Foundation’s 57th annual Gala Concert

Usually a YMF concert would be in the “free admission”
category, but this one is held yearly to raise funds for this important
training program. Legendary film composer John Williams will lead the YMF Debut
Orchestra in selections from The
Adventures of Tintin
and War Horse, the
first concert performance of this music. Williams will conclude the program by
conducting music from E.T. The
Extra-Terrestrial.

 

Michael Tilson Thomas, who was the YMF’s music director from
1963-67 while he was a student at USC, will return to conduct Ravel’s La Valse. Other pieces will be conducted
by David Kaufman, Joey Newman and Teddy Abrams. Information: www.ymf.org

 

Tuesday at 8 p.m.
at Walt Disney Concert Hall

Steve Reich;
Bang-on-a-Can All Stars; ref fish blue fish; percussionist David Cossin

Steve Reich, one of the greatest composers working today,
brings a program to the Phil’s Green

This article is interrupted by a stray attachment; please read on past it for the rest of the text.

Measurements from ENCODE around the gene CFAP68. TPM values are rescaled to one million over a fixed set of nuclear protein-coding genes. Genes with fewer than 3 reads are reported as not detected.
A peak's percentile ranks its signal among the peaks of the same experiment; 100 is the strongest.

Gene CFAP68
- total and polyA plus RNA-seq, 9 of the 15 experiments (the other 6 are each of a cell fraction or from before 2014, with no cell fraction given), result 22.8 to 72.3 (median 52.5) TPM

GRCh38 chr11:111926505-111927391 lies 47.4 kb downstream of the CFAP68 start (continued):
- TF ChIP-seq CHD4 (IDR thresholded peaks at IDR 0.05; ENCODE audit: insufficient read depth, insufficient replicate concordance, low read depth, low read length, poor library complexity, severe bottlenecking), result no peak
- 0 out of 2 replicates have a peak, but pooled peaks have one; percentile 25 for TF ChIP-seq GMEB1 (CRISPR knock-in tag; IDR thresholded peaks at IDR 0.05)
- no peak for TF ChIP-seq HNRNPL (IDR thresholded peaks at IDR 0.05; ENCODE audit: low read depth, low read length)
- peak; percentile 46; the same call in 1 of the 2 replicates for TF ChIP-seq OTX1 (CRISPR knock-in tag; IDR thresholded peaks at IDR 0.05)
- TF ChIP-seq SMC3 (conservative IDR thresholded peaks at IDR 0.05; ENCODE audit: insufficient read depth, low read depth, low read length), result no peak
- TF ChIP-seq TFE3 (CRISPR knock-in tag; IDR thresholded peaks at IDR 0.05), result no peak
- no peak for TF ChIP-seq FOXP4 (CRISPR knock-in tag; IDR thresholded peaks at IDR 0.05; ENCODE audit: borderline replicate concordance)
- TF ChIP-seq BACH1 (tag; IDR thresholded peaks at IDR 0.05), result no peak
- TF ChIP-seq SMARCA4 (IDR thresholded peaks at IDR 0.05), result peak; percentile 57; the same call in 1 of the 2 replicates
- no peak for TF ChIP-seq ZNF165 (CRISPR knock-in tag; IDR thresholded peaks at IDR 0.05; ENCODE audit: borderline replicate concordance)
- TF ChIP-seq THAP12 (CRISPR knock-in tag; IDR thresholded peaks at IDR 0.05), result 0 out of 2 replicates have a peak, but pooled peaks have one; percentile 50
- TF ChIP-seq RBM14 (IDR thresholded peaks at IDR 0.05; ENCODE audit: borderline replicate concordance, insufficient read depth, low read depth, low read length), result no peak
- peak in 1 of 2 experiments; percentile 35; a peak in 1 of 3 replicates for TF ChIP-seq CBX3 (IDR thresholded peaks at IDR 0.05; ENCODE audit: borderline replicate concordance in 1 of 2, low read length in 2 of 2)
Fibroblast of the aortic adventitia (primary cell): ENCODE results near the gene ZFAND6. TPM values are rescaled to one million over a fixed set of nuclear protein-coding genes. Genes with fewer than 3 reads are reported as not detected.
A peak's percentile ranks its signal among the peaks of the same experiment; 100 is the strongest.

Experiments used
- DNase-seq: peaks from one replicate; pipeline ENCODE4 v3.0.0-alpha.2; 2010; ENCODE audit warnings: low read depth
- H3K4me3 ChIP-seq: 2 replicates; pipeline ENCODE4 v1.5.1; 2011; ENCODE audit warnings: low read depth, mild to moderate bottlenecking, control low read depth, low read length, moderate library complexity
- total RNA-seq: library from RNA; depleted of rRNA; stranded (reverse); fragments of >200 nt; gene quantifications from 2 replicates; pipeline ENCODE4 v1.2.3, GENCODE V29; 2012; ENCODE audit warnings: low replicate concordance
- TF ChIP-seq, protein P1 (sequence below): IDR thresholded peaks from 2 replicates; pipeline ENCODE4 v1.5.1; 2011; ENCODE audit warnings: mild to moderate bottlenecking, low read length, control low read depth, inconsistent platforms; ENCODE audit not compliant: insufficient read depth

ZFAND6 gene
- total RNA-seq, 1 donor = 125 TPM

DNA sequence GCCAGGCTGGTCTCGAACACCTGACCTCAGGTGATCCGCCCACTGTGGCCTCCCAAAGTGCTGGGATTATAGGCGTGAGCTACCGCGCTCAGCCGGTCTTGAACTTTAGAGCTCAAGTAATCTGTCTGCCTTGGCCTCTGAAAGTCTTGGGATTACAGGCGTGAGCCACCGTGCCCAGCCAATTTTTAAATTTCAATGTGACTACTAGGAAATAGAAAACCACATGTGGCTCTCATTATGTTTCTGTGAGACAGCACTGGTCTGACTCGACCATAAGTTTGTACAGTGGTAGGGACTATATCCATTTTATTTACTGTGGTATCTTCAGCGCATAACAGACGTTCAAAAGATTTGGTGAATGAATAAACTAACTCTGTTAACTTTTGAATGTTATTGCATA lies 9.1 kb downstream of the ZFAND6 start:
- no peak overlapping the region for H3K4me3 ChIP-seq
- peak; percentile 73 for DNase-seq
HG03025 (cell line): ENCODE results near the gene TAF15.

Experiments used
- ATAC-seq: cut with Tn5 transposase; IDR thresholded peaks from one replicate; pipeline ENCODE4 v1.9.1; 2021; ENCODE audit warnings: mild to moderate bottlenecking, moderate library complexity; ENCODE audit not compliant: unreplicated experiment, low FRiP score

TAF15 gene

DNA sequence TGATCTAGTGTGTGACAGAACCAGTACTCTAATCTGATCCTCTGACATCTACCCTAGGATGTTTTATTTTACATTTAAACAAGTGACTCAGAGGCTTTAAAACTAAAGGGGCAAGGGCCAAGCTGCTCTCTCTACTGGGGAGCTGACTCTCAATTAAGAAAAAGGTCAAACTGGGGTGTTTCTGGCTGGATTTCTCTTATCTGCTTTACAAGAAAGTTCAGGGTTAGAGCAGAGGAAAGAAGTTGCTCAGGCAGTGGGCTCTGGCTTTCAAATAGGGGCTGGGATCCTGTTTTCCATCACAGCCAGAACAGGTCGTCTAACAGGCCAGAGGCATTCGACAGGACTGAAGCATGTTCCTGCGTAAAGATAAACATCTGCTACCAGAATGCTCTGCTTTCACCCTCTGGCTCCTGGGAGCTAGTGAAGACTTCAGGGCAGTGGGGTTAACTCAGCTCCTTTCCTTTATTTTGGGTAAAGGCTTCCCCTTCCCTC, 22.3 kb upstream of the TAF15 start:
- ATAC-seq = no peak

Umbrella
series that includes the West Coast premiere of the double-rock
quintet, 2 x 5,  and concludes with one of Reich’s
seminal works, Music for 18 Musicians.
Information: www.laphil.com

 

And the weekend’s
“free admission” program …

 

Saturday at 8 p.m.
at La Mirada Theater for the Performing Arts (La Mirada)

La Mirada Symphony;
Robert Frelly, conductor

For the second concert of its 48th season, this
community orchestra presents a Spanish-themed program with music by Fannin,
Chabrier, Bizet, Turnia, and Rimsky-Korsakov. Guitarist Jeff Cogan will be the
soloist in Rodrigo’s Fantasia para un
Gentilhombre.
Information: www.lamiradasymphony.com

_______________________

 

(c) Copyright 2012, Robert D. Thomas. All rights reserved.
Portions may be quoted with attribution.

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AROUND TOWN/MUSIC: Here comes “The Mahler Project”

By Robert D. Thomas

Music Critic

Pasadena Star-News/San Gabriel Valley Tribune/Whittier Daily
News

 A shorter verion of this article
published today in the above papers.

 

By any standard, the numbers are as gargantuan as a Mahler
symphony: More than 800 choristers from 16 different ensembles. Over 700
minutes of music. 200+ instrumentalists. 17 performances over a 24-day period.
Nine soloists. Nine symphonies plus a portion of a 10th and one song
cycle. Two orchestras. Two concert halls. One composer. One conductor.

 

Those are just some of the numbers for the Los Angeles